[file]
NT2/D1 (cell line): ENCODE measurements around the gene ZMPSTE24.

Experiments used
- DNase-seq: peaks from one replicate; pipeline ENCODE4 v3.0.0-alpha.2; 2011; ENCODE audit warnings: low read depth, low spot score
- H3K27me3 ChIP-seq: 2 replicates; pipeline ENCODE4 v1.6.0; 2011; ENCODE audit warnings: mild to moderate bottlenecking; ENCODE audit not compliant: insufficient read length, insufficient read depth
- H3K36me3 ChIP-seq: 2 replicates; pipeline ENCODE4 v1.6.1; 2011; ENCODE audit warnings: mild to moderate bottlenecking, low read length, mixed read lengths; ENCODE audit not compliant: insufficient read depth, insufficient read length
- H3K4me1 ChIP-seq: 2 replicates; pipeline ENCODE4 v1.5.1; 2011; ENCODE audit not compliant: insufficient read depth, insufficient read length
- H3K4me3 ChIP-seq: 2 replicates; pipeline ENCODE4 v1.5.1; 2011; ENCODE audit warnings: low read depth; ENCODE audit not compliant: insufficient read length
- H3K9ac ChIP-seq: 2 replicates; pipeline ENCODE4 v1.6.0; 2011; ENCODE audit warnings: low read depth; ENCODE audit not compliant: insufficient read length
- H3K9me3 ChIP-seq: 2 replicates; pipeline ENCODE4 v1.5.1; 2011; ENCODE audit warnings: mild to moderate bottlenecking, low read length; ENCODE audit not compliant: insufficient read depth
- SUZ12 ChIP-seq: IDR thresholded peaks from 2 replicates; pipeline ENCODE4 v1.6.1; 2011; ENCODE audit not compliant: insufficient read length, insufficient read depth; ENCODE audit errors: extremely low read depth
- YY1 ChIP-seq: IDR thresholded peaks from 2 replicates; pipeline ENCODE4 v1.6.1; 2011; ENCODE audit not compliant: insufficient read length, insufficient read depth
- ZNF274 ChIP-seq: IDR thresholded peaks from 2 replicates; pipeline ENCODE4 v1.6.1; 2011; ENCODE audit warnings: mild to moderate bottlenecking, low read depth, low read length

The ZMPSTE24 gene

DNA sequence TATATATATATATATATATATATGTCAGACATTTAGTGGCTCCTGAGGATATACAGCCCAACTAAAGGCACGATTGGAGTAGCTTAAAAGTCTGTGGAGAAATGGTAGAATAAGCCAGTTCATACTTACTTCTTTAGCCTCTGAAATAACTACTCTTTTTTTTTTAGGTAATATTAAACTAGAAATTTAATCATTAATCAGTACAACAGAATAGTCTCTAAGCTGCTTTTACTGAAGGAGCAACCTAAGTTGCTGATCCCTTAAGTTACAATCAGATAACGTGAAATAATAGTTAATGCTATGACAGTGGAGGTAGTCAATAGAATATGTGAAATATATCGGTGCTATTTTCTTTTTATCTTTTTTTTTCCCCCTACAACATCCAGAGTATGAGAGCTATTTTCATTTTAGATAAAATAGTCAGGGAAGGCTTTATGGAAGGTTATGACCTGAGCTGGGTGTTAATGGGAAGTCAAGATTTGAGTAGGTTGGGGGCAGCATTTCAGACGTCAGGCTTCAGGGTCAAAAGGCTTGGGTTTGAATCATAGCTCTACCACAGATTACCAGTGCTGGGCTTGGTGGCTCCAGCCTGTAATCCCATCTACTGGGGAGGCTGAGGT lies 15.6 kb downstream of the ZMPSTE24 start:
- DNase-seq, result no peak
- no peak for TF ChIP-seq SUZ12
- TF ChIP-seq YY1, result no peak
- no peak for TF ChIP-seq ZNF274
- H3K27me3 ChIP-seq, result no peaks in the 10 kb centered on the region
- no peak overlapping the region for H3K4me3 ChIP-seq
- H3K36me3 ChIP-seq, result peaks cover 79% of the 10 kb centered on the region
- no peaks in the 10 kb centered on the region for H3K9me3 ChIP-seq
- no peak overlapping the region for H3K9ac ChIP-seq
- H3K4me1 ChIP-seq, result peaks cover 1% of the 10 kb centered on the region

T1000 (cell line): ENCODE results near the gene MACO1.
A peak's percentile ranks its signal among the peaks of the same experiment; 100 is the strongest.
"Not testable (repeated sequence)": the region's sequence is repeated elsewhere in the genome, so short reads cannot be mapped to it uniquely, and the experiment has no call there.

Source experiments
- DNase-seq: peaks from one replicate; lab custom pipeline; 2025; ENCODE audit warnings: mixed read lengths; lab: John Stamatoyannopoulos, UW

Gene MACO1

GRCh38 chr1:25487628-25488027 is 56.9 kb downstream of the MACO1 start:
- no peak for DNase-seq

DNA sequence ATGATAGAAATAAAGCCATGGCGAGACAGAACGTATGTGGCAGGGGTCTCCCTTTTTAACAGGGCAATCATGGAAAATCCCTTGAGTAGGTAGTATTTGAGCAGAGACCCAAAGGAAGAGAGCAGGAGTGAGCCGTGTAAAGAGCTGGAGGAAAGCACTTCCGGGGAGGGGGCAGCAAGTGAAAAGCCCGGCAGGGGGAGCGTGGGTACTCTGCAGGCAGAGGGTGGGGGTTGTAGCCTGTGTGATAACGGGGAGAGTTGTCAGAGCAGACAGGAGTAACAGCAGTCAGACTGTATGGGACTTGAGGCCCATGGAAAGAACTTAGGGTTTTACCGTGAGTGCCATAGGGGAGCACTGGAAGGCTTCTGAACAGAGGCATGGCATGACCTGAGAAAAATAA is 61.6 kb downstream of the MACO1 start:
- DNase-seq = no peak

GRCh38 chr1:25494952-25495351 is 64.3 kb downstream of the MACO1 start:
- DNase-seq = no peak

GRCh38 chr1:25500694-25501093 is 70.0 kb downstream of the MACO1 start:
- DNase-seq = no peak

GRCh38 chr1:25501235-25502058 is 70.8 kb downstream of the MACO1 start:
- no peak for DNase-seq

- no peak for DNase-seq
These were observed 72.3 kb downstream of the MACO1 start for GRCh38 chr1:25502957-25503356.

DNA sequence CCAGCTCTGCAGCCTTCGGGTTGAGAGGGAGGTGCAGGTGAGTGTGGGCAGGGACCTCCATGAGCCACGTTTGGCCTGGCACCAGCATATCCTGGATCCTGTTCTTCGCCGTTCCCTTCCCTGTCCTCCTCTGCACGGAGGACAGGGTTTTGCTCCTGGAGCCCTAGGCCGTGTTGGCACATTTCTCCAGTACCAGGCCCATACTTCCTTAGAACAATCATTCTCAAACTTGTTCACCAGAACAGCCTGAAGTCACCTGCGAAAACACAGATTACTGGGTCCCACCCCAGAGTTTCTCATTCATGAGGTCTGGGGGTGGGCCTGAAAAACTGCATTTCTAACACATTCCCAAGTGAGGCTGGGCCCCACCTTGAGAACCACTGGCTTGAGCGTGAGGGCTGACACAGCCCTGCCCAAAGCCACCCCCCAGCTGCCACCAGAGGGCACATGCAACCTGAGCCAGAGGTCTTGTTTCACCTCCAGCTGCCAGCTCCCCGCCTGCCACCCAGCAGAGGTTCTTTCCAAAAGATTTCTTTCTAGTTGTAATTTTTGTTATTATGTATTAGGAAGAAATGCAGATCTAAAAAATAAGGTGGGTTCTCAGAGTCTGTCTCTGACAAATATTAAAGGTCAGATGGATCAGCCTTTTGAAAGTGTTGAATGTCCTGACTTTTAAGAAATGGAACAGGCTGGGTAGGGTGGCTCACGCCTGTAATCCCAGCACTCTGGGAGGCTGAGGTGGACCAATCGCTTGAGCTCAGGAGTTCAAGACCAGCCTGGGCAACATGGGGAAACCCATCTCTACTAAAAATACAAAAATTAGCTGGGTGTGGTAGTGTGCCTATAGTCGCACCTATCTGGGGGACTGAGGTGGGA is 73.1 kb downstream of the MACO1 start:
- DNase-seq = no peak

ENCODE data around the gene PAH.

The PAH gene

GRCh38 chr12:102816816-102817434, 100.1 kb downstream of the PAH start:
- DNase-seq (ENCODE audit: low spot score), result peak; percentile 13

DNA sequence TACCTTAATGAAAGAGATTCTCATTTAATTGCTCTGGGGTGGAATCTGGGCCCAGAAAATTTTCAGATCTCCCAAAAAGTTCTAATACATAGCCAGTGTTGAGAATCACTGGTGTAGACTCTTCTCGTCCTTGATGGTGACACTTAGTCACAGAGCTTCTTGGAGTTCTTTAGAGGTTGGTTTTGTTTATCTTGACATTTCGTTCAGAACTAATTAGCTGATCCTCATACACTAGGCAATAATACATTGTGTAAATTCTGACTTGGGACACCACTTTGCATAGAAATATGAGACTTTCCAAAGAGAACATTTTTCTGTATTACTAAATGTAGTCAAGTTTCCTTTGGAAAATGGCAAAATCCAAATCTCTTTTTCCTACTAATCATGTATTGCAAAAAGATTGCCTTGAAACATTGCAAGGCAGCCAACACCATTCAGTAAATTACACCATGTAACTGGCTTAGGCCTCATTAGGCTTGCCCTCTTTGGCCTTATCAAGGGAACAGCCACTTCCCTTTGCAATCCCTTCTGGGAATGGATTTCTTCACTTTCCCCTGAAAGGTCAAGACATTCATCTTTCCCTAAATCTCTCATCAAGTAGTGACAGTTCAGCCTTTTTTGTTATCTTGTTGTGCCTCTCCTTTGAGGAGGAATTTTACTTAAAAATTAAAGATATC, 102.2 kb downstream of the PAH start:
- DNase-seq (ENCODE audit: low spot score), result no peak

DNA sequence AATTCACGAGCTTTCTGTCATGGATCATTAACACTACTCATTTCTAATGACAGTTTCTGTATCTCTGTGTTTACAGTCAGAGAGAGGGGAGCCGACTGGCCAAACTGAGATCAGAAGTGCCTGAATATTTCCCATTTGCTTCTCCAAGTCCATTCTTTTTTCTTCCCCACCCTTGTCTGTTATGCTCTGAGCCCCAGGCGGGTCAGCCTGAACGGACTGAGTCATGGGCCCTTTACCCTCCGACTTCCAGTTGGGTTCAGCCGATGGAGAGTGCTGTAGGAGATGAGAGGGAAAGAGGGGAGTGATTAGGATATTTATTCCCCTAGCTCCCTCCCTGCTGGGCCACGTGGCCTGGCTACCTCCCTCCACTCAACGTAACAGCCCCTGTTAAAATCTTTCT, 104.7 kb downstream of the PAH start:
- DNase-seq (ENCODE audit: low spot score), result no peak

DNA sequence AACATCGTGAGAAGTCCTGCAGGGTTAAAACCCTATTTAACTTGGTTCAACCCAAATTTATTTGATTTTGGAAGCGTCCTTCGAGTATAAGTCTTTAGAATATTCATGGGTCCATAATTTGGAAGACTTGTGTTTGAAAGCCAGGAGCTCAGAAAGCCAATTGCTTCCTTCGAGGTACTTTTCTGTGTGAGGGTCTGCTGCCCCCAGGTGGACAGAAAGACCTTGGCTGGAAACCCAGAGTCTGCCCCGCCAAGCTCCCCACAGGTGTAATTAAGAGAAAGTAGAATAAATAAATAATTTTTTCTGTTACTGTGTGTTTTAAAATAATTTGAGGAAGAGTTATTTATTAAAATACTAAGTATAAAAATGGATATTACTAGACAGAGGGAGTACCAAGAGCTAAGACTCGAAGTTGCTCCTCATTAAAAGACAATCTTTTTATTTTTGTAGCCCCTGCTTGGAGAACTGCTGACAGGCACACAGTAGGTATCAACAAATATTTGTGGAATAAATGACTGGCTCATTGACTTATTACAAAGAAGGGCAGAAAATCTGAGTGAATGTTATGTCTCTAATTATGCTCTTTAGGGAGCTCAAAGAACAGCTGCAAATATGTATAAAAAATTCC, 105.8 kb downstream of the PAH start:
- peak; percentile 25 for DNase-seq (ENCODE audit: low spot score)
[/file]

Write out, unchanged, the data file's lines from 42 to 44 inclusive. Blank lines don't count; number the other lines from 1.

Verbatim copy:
These were observed 72.3 kb downstream of the MACO1 start for GRCh38 chr1:25502957-25503356.

DNA sequence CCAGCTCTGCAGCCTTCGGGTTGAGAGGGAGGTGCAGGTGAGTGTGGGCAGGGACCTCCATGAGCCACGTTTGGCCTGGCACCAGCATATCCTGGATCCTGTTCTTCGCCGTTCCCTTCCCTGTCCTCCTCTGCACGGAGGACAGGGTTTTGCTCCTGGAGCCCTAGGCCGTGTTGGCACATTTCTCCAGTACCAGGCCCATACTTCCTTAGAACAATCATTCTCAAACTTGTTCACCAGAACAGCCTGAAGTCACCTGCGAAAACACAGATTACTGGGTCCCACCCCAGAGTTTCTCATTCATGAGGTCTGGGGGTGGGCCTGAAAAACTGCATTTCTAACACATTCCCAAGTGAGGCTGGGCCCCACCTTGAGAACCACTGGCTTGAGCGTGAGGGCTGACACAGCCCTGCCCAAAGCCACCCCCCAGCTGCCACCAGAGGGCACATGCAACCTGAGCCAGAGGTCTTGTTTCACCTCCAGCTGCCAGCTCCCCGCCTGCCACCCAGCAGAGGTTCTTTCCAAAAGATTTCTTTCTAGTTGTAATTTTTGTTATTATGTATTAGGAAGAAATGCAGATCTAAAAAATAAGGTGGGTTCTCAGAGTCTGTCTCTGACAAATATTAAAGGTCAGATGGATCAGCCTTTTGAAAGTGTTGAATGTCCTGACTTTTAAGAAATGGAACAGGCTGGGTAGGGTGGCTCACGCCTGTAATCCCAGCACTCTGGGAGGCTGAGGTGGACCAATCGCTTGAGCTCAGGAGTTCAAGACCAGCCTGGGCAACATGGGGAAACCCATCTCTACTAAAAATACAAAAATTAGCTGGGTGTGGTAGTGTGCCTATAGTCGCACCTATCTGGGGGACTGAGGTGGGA is 73.1 kb downstream of the MACO1 start:
- DNase-seq = no peak